By NNEKA NWAOKORIE
In 1979 when President Shehu Shagari came to power, Nigeria had about 12 universities and that implied that seven of the 19 states had no universities located within them.
To the government, it became a matter of serious concern, especially with an experienced academic as the minister in charge of education. With his pedigree in foreign universities, he reasoned that the 12 universities in Nigeria cumulatively had less number of students than the Ohio State University, US, where he had lectured.
He said the Ohio State University had at least 50,000 students while all Nigerian university students in all the universities were less than that due to incapacity.
Prof. Ihechukwu Madubuike, the minister in question felt it a burden to convince the government make moves for more universities.
That was how the journey for more higher institutions for Nigeria started, a journey that has made quite some mark in making higher education available and accessible to the citizens.
Madubuike took us through the ages and assessed how the sector, the most important in the society, has fared in the past 60 years of Nigeria’s nationhood.
The old technocrat and academician admits that the tottering economy of Nigeria is an outcome of an equally tottering education system
As the education minister, I initiated and took memo to the Federal Executive Council for the establishment of seven universities in the states that didn’t have any within their location after the last state creation three years earlier.
I was from Imo State, one of the states that didn’t have any university. Good enough, President Shehu Shagari was the type that gave the ministers the free hand to any policy or project that is for the good of the country. And within the cabinet we also had some other university dons who understood the importance of the content of the memo, and without any delay, it sailed through.
Seven universities were approved, but because there wasn’t enough fund to take on all of them the same time, we started with three – the Federal Universities of Technology in Owerri, Benue and Gongola states. The rest four had to come later.
With the awareness of the place of practical, technology-based, skill-based new trends in education, we tailored the institutions to technology.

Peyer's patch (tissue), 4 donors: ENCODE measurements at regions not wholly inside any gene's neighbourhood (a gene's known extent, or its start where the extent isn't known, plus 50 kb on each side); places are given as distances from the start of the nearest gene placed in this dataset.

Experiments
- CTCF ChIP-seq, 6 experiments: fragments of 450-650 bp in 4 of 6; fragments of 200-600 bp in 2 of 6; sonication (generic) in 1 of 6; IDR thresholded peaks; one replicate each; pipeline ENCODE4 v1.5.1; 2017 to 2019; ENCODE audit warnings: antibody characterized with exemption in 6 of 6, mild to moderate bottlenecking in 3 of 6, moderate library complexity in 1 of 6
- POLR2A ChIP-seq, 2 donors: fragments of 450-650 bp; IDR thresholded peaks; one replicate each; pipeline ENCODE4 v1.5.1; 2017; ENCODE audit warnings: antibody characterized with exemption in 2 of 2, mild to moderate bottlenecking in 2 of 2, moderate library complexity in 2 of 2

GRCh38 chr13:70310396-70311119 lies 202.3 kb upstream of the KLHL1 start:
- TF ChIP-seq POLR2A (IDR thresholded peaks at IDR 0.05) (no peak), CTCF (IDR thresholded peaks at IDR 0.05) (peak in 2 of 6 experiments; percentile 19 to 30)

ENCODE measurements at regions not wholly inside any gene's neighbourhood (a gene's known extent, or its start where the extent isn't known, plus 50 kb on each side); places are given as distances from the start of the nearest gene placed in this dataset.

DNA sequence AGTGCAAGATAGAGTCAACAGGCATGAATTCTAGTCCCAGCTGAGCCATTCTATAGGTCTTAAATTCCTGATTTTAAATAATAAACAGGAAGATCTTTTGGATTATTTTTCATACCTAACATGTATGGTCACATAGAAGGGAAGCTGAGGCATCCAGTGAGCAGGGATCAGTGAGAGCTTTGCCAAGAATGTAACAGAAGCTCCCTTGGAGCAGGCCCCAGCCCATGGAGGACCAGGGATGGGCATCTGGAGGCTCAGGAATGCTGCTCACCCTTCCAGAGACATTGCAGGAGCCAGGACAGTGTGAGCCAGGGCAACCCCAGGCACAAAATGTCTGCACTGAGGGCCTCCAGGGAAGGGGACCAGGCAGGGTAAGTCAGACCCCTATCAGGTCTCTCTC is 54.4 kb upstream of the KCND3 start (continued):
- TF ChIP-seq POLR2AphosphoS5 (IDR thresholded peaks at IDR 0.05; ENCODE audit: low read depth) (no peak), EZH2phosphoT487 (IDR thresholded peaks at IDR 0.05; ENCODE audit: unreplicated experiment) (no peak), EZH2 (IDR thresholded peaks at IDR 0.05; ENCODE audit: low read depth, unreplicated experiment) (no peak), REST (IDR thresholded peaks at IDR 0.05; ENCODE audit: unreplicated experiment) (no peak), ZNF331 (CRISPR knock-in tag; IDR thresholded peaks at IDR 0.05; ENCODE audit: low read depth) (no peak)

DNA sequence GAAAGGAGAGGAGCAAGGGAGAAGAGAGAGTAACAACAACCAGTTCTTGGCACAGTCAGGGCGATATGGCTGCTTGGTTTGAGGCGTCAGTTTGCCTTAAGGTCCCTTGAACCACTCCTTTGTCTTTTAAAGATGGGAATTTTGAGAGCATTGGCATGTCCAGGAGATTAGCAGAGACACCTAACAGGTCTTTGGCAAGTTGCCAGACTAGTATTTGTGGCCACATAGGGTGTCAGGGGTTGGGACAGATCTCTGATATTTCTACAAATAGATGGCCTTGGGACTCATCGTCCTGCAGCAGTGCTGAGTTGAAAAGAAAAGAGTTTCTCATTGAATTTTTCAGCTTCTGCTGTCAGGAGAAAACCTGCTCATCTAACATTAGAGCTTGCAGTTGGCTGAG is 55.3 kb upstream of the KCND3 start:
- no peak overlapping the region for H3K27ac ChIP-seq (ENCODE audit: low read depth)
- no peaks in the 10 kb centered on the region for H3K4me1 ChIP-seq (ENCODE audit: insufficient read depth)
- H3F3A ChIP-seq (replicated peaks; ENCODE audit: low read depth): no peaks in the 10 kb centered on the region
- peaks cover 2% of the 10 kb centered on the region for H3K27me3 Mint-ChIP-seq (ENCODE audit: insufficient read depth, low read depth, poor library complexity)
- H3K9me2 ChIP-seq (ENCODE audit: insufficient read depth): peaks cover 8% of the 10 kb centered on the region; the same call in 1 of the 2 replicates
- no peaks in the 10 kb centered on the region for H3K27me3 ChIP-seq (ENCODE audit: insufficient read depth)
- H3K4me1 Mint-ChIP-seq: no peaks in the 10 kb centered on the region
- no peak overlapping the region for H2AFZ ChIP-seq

Moreover, since the target was to open up the space for more opportunities to our people in tertiary education, the bill also gave approval for states that so desired and also with the capacity to establish state universities and other tertiary institutions within their domain. That is also what was capitalized on by many states including Imo and Anambra and some others to set up state universities almost immediately. Today, I can’t remember any state that hasn’t a university as benefit of that policy we initiated.
University without walls
My experience was beyond just what I have stated here because prior to my appointment and return to Nigeria, I had my education in universities overseas, including the UK and Canada, in addition to the US.
In the UK, there was already in operation, the university without walls, and we conceived it also. That is what we call the Open University today. We also incubated the idea. I recall that three prominent professors drawn from different parts of Nigeria were in the team that set it up, including the eminent historian, Prof. Adiele Afigbo. Our target was to use Radio Nigeria as the broadcast medium for the Open University lectures. So, the first batch of lectures recorded for airing are still in my archives till date.
But with this new openness, we insisted on standards and strict regulation by the National Universities Commission (NUC) and made it clear that setting up a university, private, state owned and the federal doesn’t just end with registering it with the Corporate Affairs Commission (CAC), the NUC must be involved to ensure standards.